Telecommunications engineers continued their strike against a division of Telecom yesterday as the Council of Trade Unions (CTU) called on the Government to halt negotiations over broadband with the company.

Up to 1000 engineers walked off the job to try to get Telecom's network division Chorus to abandon a contract agreement with Australian company Visionstream.

Under Visionstream, engineers would become owner/operators, providing their own equipment and transport.

CTU president Helen Kelly said the Government should cease talks with Telecom over the roll-out of broadband until it agreed to treat workers better.

"The Government has launched a number of initiatives to protect jobs during this recession," she said.

"It needs to make sure the bottom line from these programmes is not undermined by contracting with companies with bad employment practices such as Telecom."

M Kelly said Telecom, through Visionstream, was bullying workers into bad contracts and risking their safety as they would be pressured to work long hours.

"The reality is that poor-performing companies end up costing the taxpayer extra money ... [and so] it makes sense that the Government gets choosey."

Around 200 lines engineers gathered near Telecom's Auckland headquarters yesterday and marched to the main gates waving placards and carrying banners such as "Greedy Telecom", "Telecom Sucks" and "Telecon".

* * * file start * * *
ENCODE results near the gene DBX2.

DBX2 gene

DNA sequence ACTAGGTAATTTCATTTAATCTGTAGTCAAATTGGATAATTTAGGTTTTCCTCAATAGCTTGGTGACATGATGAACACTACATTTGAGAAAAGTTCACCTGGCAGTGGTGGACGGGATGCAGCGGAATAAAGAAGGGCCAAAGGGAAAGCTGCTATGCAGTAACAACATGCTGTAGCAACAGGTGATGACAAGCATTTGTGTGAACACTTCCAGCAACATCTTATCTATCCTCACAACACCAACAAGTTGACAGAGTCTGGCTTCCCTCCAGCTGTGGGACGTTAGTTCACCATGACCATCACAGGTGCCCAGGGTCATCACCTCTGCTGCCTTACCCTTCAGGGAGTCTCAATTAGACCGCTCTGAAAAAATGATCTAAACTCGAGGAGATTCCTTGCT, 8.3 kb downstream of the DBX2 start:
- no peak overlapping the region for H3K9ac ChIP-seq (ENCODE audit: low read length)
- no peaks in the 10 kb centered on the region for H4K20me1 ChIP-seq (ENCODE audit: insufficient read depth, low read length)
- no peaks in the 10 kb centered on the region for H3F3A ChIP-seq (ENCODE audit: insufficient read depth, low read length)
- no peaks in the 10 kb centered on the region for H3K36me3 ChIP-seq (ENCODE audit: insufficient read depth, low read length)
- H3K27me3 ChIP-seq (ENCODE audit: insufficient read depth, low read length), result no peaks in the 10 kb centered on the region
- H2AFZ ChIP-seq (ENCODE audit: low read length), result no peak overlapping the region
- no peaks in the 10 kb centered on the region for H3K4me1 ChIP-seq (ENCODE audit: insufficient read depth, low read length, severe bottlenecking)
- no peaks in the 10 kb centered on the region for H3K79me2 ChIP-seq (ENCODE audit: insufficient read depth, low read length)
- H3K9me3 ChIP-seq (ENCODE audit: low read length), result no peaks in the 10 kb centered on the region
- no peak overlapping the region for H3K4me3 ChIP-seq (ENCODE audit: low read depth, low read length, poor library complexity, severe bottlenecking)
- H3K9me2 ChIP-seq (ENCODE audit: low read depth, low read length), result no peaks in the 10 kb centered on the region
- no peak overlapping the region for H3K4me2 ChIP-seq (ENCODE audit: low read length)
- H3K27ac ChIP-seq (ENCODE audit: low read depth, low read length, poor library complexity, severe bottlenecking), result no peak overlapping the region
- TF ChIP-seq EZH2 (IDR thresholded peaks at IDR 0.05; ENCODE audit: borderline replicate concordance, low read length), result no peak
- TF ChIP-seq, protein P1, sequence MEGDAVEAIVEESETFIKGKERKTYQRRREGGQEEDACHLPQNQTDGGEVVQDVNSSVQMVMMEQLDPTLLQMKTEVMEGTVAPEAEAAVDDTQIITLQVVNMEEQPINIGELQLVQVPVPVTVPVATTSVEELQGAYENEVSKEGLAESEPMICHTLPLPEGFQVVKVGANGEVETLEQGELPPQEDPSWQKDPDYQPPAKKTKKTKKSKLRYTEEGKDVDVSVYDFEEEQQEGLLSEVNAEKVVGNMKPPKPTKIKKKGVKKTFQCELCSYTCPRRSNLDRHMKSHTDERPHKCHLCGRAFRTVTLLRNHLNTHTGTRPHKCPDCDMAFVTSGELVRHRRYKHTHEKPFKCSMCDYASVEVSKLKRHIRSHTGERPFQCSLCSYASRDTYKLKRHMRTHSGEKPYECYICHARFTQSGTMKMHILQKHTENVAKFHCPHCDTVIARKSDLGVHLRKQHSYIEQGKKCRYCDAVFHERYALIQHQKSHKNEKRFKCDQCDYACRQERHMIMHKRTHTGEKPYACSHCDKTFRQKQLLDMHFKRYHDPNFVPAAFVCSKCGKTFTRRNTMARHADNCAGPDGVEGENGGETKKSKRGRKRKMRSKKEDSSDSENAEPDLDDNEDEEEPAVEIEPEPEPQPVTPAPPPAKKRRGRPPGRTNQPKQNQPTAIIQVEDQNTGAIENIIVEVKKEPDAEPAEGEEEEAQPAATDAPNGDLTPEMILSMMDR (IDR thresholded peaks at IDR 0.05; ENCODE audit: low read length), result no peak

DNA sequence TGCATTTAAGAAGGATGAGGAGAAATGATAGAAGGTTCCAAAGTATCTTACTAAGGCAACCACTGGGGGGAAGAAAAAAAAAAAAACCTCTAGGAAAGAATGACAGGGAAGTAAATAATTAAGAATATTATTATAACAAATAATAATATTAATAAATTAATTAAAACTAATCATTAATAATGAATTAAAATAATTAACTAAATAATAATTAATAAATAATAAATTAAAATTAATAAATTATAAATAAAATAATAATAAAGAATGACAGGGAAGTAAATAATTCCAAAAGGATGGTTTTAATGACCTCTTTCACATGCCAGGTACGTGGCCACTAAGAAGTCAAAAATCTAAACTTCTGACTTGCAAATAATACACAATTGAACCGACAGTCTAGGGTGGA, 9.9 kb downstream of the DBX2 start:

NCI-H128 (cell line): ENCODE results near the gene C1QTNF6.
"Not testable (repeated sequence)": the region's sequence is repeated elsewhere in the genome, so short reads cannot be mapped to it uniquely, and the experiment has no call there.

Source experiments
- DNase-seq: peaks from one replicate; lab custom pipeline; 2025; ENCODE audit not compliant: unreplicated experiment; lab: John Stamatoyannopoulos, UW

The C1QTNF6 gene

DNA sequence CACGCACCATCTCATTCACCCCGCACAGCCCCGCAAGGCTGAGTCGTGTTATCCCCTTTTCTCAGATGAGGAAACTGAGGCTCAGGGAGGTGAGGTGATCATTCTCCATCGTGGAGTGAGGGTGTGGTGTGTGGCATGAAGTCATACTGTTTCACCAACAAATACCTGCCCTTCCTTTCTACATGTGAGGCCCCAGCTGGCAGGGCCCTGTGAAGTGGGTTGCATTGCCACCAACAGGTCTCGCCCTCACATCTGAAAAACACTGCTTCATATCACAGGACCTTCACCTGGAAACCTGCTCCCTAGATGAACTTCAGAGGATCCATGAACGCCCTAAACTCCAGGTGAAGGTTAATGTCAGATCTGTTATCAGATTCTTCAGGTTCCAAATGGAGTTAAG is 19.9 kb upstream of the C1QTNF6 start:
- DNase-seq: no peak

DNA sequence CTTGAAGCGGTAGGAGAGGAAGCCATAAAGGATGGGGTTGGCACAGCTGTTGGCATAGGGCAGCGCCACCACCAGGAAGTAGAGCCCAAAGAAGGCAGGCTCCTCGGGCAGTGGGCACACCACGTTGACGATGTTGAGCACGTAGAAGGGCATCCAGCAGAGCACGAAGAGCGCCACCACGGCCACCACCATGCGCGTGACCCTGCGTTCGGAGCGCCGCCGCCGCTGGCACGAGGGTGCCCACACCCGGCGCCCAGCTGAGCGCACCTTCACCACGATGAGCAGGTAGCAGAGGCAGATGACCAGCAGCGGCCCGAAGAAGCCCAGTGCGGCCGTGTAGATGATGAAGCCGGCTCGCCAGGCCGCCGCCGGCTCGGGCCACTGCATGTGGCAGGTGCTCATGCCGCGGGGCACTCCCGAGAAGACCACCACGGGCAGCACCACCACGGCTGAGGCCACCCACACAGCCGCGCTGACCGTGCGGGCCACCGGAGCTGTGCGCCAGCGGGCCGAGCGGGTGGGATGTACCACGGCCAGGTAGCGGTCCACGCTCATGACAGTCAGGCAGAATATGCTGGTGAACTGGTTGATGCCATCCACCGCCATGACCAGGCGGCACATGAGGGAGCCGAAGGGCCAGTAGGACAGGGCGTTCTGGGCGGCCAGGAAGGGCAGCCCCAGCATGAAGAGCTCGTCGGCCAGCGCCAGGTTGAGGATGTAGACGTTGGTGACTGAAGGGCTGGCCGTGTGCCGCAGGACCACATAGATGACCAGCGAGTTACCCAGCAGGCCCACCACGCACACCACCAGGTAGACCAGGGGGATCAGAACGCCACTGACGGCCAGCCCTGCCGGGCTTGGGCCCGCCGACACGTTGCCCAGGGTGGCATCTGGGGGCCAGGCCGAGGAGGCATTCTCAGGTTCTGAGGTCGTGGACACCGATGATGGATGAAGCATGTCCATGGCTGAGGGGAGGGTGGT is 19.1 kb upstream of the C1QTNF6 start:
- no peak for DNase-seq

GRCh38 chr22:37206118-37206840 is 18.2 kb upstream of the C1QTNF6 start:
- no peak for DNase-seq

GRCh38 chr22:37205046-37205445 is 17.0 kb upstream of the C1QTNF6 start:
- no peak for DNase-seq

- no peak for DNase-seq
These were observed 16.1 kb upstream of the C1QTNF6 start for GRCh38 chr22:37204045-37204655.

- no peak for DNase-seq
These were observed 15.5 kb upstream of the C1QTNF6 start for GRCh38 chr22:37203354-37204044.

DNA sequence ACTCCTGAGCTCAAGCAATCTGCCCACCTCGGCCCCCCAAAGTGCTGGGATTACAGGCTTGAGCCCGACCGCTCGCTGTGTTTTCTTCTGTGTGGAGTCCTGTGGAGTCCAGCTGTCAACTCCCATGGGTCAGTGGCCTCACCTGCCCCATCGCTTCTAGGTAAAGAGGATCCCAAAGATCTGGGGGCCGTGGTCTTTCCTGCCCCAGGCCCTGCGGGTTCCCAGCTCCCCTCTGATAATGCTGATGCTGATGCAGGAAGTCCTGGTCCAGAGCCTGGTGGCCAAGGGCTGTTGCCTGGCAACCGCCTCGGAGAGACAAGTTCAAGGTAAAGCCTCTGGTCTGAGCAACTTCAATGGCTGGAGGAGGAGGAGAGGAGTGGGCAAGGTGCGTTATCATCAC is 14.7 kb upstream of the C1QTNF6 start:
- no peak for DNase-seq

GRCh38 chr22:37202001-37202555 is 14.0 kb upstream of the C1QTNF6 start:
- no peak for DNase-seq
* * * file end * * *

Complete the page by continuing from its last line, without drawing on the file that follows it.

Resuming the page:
The vocal crowd chanted slogans and rattled the main gates, and some clambered on top of the gates to get their message across.

The strikers said Telecom's moves would leave many staff jobless and put the future of New Zealand's telecommunications network at risk.

The current industrial action coincides with the first redundancies from the model and follows numerous other strikes and work-bans.

"This dispute isn't just about our members' employment but about an industry that has been run down and squeezed for profit until it is dry," said Joe Gallagher, national telecommunications organiser for the Engineering, Printing and Manufacturing Union (EPMU).

The EPMU has also criticised the state of the New Zealand network.

"A lot of our telecommunications infrastructure dates back to the 30s and many of our exchanges are a decade past their use-by date," he said.

"But instead of investing in the skilled workers needed to keep it running and improve it, Telecom are driving them out of the industry."

Chorus communications manager Brett Jackson said Telecom was committed to the changes to the contracts

"These changes are necessary for us to make good on our promise to deliver a world-class network that can support ever-faster and better telecommunications services for New Zealanders."